Tag Archives: spiritual life

leave holiness behind?

Here’s a fitting icon reflecting how we can leave holiness behind.

“Very unique and powerful icon of Judas leaving the Last Supper. Just that empty halo and silhouette, a shadow of what could have been. It speaks of the potential in all of us and how easily we can leave it all behind.”

Prayer and Fasting

Prayer and fasting, worship and adoration, Scripture and sacraments and sacramentals all provide the weapons of our spiritual warfare. With them we go on the offensive against the Evil One. But the virtues provide our defense armor. As Blessed Pope Paul VI once observed, St. Paul ‘used the armor of a soldier as a symbol for the virtues that can make a Christian invulnerable.’ They are our best defense against his attacks, for they guard our minds and hearts from his deceptions and temptations. A lapse in virtue is in fact a chink in our armor that makes us vulnerable.

Paul Thigpen
Manual for Spiritual Warfare,  p. 57-8

Embrace the fullness of Christian faith faithfully

“When the Christian confesses to the sin of accidie (that he no longer readily embraces the will of God, that he is lapsing into worldliness, that all the joy has gone out of his communion with God and that he no longer has the strength to pray) it is high time for him to launch an assault upon the flesh, and prepare for better service by fasting and prayer (Luke 2:37, Luke 4:2, Mark 9:29, 1 Corinthians 7:5).”

From Dietrich Bonhoeffer’s The Cost of Discipleship, which is a truly wonderful little book.

You may be interested in the book, The Noonday Devil: Acedia, the Unnamed Evil of Our Times by Abbot Jean-Charles Nault, OSB. He ably and forthrightly treats this subject of acedia that Bonhoeffer opens in the above quote.

Faith and our true life

What is important above everything else, first and foremost, is faith: faith in the reality of the divine presence in and around us, bringing the acts of our will and mind up to the level of the true life to which Our Lord is calling us.

This act of faith, which transforms our destiny from a purely human one to one truly divine, is painful to nature, and calls for a heroism of which we would not be capable had not God already given us the grace to make the initial effort and maintain it. Utterly incapable d ourselves of making this first act, we could not do better than say with the father of the sick child: Lord, I do believe; help thou my unbelief (Mark 9:24).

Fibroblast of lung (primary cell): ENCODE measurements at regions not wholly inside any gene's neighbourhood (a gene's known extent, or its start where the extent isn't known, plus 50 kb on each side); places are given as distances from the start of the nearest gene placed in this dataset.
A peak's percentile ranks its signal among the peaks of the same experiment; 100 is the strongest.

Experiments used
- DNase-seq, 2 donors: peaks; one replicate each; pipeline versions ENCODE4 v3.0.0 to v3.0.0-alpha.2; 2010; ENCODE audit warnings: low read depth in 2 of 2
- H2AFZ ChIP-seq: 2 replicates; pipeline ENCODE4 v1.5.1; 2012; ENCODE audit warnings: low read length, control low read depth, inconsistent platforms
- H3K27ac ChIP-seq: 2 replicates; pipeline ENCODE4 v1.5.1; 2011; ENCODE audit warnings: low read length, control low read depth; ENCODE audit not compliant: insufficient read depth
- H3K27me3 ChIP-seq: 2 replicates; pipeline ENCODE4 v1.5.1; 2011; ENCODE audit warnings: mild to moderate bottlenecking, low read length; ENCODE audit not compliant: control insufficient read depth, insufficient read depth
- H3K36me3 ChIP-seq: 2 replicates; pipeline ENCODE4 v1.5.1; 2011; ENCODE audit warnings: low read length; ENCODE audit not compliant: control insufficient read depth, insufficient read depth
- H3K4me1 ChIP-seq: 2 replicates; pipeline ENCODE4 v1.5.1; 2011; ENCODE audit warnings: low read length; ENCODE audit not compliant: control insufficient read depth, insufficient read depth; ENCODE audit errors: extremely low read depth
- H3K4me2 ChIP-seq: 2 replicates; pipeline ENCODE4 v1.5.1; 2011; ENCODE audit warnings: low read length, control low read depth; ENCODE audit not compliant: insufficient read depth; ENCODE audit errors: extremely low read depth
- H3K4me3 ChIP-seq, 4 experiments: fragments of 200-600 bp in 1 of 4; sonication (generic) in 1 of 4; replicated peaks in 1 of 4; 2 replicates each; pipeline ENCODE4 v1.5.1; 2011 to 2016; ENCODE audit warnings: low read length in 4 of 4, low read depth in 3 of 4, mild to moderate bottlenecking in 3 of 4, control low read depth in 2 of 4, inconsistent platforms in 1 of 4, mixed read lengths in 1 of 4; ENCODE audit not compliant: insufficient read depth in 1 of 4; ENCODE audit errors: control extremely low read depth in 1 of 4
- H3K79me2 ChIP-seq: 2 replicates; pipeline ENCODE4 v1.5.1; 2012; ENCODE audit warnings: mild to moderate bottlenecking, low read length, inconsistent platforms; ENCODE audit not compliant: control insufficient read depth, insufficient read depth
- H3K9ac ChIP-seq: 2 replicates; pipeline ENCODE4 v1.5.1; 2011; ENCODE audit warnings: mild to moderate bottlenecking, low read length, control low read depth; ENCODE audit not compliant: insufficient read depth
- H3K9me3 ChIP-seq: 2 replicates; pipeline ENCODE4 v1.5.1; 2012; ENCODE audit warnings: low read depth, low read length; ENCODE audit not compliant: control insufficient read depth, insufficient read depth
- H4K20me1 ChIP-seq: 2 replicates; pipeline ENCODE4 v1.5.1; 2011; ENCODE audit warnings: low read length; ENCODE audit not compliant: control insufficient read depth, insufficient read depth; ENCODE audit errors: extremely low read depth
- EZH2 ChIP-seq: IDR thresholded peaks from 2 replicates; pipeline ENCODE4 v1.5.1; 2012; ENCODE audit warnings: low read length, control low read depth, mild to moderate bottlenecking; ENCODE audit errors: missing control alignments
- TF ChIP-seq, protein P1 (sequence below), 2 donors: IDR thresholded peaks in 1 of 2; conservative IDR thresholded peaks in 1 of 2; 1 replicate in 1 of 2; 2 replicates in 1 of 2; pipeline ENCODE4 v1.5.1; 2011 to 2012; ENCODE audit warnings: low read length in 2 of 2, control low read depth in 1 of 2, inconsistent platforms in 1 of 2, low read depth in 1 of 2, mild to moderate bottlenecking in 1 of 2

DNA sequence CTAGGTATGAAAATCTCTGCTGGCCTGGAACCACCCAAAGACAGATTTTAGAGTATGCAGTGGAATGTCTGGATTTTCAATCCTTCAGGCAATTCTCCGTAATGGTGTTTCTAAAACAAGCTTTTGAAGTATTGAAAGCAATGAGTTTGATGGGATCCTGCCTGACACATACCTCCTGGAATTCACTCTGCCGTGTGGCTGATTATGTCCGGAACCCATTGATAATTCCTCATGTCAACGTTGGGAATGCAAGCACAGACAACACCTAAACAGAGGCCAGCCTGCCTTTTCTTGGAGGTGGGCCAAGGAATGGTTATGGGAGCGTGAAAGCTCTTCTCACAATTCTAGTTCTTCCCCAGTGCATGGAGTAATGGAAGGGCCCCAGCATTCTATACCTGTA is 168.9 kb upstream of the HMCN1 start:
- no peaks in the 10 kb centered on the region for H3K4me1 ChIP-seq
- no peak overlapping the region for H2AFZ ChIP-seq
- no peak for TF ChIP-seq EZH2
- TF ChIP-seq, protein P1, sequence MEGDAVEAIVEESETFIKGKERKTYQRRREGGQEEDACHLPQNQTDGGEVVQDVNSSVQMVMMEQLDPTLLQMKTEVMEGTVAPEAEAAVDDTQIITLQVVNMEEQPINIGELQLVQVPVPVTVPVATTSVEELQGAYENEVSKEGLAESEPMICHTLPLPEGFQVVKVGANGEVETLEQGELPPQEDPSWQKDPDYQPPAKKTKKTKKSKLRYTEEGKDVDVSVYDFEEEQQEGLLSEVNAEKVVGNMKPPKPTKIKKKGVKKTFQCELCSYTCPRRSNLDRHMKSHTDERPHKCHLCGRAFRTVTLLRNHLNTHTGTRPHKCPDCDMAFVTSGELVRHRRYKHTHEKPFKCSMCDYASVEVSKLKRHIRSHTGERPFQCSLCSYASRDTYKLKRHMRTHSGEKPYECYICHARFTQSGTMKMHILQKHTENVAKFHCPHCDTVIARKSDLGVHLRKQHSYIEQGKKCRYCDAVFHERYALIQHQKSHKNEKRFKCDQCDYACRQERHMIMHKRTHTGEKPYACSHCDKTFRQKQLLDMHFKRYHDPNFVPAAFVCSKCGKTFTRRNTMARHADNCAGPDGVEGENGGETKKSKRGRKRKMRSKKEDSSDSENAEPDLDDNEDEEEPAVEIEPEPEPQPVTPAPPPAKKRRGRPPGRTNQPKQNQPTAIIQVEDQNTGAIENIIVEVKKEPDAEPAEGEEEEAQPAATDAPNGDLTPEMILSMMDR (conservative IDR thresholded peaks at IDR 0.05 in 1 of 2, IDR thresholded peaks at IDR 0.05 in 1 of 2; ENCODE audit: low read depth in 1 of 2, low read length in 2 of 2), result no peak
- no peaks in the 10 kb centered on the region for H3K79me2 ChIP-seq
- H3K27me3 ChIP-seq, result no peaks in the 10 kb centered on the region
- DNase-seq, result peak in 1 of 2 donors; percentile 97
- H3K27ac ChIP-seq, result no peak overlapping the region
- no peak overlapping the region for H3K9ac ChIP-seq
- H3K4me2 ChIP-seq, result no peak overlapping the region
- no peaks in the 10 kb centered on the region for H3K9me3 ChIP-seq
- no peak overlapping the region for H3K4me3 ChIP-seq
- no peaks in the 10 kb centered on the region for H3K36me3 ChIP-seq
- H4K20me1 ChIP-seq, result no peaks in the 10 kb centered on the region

The Prayer of Love and Silence
A Carthusian

Plan of Life

friendship with ChristLent is a great time to either renew your plan of life, or to make a first plan. We all need to be certain on our goals for the spiritual life. No plan, no advancement in becoming friends with our Savior; no Beatific Vision. Here is a good example.

Daily: Make the Morning Offering. Spend time in mental prayer. Attend Holy Mass. Receive Hoy Communion, if properly disposed. Make a visit to the Blessed Sacrament if possible. Read a few paragraphs of one of the books of the New Testament. Make an examination of conscience at Noon and before bed. Pray the Angelus or Regina Coeli (depending on the liturgical season.

Weekly: Make a sacramental confession. Do a charitable work. Keep the Fast on Friday. Keep Saturday as a day devoted to the Blessed Virgin Mary.

Monthly: A day of recollection. Give alms.

Yearly: Make a week-long silent and directed retreat.

Always: Remember the Presence of God. Consider the fact of the Incarnation of the Second Person of the Trinity. Make the spiritual communion. Make acts of thanksgiving. Make acts of atonement. Aspire to holiness. Study. Work. Give some order to your life. Be joyful.

About the author

Paul A. Zalonski is from New Haven, CT, follows the Fraternity of Communion and Liberation, and is an Oblate of Saint Benedict, works as a monastery farmer and a keeper of honey bees. Contact Paul at paulzalonski[at]yahoo.com.
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